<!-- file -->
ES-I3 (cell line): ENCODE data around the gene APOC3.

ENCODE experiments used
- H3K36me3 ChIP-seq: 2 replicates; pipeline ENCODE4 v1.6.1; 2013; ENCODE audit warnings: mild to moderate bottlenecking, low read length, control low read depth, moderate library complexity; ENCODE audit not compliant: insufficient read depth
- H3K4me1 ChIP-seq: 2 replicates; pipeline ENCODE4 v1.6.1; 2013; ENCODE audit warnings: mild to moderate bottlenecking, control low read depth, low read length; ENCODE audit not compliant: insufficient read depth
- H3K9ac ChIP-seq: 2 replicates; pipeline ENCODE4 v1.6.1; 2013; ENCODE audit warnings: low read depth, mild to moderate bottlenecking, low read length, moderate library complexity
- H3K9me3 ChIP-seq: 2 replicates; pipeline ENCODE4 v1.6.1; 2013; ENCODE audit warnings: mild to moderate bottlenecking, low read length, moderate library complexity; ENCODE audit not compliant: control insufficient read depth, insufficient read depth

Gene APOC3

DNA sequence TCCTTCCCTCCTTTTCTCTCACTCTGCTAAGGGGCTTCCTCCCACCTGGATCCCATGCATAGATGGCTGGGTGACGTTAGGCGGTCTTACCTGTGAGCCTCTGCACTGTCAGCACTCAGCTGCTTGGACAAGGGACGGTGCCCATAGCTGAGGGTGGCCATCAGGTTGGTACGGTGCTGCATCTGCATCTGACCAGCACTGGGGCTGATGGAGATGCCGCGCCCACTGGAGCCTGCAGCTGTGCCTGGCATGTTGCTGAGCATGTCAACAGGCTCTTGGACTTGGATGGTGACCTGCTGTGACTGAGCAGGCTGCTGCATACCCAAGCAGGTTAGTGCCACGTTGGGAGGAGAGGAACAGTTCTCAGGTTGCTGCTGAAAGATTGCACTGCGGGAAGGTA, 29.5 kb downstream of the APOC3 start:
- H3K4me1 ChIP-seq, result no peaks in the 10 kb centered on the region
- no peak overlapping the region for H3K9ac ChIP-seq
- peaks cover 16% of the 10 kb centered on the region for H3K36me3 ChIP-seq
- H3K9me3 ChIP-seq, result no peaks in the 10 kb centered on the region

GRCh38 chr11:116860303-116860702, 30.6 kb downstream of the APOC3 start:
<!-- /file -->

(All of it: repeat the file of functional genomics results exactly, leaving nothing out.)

ES-I3 (cell line): ENCODE data around the gene APOC3.

ENCODE experiments used
- H3K36me3 ChIP-seq: 2 replicates; pipeline ENCODE4 v1.6.1; 2013; ENCODE audit warnings: mild to moderate bottlenecking, low read length, control low read depth, moderate library complexity; ENCODE audit not compliant: insufficient read depth
- H3K4me1 ChIP-seq: 2 replicates; pipeline ENCODE4 v1.6.1; 2013; ENCODE audit warnings: mild to moderate bottlenecking, control low read depth, low read length; ENCODE audit not compliant: insufficient read depth
- H3K9ac ChIP-seq: 2 replicates; pipeline ENCODE4 v1.6.1; 2013; ENCODE audit warnings: low read depth, mild to moderate bottlenecking, low read length, moderate library complexity
- H3K9me3 ChIP-seq: 2 replicates; pipeline ENCODE4 v1.6.1; 2013; ENCODE audit warnings: mild to moderate bottlenecking, low read length, moderate library complexity; ENCODE audit not compliant: control insufficient read depth, insufficient read depth

Gene APOC3

DNA sequence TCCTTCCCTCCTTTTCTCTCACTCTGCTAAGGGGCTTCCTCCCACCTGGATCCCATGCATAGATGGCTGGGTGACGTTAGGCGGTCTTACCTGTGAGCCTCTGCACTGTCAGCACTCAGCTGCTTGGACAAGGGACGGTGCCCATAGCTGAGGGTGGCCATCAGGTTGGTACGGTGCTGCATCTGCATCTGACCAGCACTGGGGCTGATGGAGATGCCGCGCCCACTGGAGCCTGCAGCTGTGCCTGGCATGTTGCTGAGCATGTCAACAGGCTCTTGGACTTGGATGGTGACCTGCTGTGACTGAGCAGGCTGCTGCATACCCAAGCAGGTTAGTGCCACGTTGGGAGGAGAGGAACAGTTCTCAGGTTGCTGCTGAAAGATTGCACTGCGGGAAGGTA, 29.5 kb downstream of the APOC3 start:
- H3K4me1 ChIP-seq, result no peaks in the 10 kb centered on the region
- no peak overlapping the region for H3K9ac ChIP-seq
- peaks cover 16% of the 10 kb centered on the region for H3K36me3 ChIP-seq
- H3K9me3 ChIP-seq, result no peaks in the 10 kb centered on the region

GRCh38 chr11:116860303-116860702, 30.6 kb downstream of the APOC3 start: